Fringe Box



Long Awaited Repairs to GBC Housing Not Expected for Another Six to Nine Months

Published on: 18 Mar, 2024
Updated on: 18 Mar, 2024

Wodehouse Place

By Emily Dalton

local democracy reporter

“Stressed” council tenants and leaseholders have called on Guildford’s Council’s new Chief Executive Pedro Wrobel to meet them “so that a clear plan of resolution can be initiated”.

Residents at Wodehouse Place, a block of flats owned by Guildford Borough Council (GBC), had emergency safety works paused after a fraud investigation into the council’s housing department was launched in September 2023. Residents say they have since been left with exposed wires and holes throughout the property’s hallways.

Cllr Julia McShane

Wodehouse Place Residents Association (WPRA) said: “Cllr Julia Mcshane assured us that the block was safe, but having now received copies of the electrical certification, this confirms our concerns and we note that the work is certified as “unsatisfactory” and this should be a priority for the council to resolve.”

See also: Risk Assessment Required Work To Be Done to Reduce Fire Risk

The group added: “With the new leadership and executive oversight that Pedro Wrobel brings to GBC we call on him to come and meet residents at Wodehouse Place, and to see the extent of the issues for himself so that a clear plan of resolution can be initiated.”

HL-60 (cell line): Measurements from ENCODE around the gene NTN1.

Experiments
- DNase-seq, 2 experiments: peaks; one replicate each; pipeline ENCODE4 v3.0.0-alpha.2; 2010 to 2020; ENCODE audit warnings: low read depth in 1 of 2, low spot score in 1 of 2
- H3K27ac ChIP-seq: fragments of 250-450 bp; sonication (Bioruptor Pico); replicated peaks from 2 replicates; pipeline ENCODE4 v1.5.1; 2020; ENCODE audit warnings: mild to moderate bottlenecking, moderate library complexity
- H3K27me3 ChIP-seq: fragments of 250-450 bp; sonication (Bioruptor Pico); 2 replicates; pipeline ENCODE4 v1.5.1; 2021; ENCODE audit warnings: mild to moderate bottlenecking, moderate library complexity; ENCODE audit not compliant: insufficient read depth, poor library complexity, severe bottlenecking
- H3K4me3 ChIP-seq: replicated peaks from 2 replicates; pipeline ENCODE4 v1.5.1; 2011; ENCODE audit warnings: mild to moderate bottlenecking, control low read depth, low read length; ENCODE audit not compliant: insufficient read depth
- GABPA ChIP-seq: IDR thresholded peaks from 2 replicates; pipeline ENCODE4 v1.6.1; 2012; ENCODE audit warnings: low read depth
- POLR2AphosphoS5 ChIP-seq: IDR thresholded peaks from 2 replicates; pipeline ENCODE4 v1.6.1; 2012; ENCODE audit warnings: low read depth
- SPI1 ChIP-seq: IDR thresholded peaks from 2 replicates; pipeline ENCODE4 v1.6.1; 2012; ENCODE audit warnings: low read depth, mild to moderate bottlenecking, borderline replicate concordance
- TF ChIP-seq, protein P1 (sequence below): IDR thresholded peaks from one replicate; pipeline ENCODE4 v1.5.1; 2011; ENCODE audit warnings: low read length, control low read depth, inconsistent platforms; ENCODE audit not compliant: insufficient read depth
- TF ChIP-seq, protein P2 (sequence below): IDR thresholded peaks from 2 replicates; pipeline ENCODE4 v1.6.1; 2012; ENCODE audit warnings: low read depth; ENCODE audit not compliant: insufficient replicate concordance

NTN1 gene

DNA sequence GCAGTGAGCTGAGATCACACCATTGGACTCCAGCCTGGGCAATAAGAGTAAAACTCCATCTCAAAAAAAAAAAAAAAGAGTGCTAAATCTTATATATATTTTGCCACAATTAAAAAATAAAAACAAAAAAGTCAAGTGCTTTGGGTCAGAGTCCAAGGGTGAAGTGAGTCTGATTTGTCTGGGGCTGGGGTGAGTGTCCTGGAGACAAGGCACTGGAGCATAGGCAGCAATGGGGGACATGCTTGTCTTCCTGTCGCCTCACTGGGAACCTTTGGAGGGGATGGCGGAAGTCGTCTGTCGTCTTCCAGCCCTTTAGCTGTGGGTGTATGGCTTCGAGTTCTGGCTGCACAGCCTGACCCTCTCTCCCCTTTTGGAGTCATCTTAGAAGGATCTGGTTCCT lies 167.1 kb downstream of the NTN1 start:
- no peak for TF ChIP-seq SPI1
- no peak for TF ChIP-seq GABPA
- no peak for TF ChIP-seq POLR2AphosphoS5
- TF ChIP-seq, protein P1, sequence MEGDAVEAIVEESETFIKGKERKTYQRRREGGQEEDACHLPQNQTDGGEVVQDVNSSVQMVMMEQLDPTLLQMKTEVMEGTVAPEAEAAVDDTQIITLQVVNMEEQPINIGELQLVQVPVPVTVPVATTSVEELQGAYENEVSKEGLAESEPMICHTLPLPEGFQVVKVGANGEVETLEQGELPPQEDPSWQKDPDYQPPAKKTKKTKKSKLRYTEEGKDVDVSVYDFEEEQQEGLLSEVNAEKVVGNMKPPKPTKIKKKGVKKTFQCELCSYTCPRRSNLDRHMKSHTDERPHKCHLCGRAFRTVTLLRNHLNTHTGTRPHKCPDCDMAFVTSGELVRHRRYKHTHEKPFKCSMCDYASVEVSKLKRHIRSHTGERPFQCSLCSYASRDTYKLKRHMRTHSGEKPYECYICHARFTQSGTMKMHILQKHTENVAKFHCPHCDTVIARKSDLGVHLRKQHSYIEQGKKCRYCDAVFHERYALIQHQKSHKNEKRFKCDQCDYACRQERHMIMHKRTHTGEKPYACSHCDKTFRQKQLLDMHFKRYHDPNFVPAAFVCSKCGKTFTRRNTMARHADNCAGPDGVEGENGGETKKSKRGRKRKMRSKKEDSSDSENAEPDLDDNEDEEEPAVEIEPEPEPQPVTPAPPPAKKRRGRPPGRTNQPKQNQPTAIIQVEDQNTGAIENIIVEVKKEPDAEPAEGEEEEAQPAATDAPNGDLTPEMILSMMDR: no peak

Informed at the end of August 2023, residents were told “emergency” fire safety works must take place in the next fortnight. New fire safety requirements, including fire doors and emergency lights, were being introduced from October 1 for blocks of flats as part of the government’s response to the Grenfell tragedy.

See also: Council Leader Apologises to Tenants ‘Left in the Lurch’ by Fraud Investigation Delays

Residents did not say they felt “unsafe” but that there’s a constant feel of “stress” and “chaos” in the apartment block. They say they are exposed to wiring in the corridors, unsure if they are live, and there is emergency lighting and fire safety work left unfinished.

“Where you live is supposed to be a sanctuary,” WPRA said. “But [we’ve] got no control.”

A spokesperson for GBC said: “Wodehouse Place has been subject to a full electrical test by a qualified electrician. The inspection of communal spaces shows these have been certified as safe.

“Three minor remedial actions were identified. These do not impact on safety and this work to rectify these actions has been instructed.”

Cllr Maddy Redpath

Cllr Maddy Redpath (R4GV, Castle) claimed: “[Council officers] are using the fraud investigation to hide behind, in my opinion, to not finish repairs, or not start it.”

She said there has been no support or response from the Council, citing officers not answering phones and not replying to emails, and officers taken on the Wodehouse Place issue then getting suspended.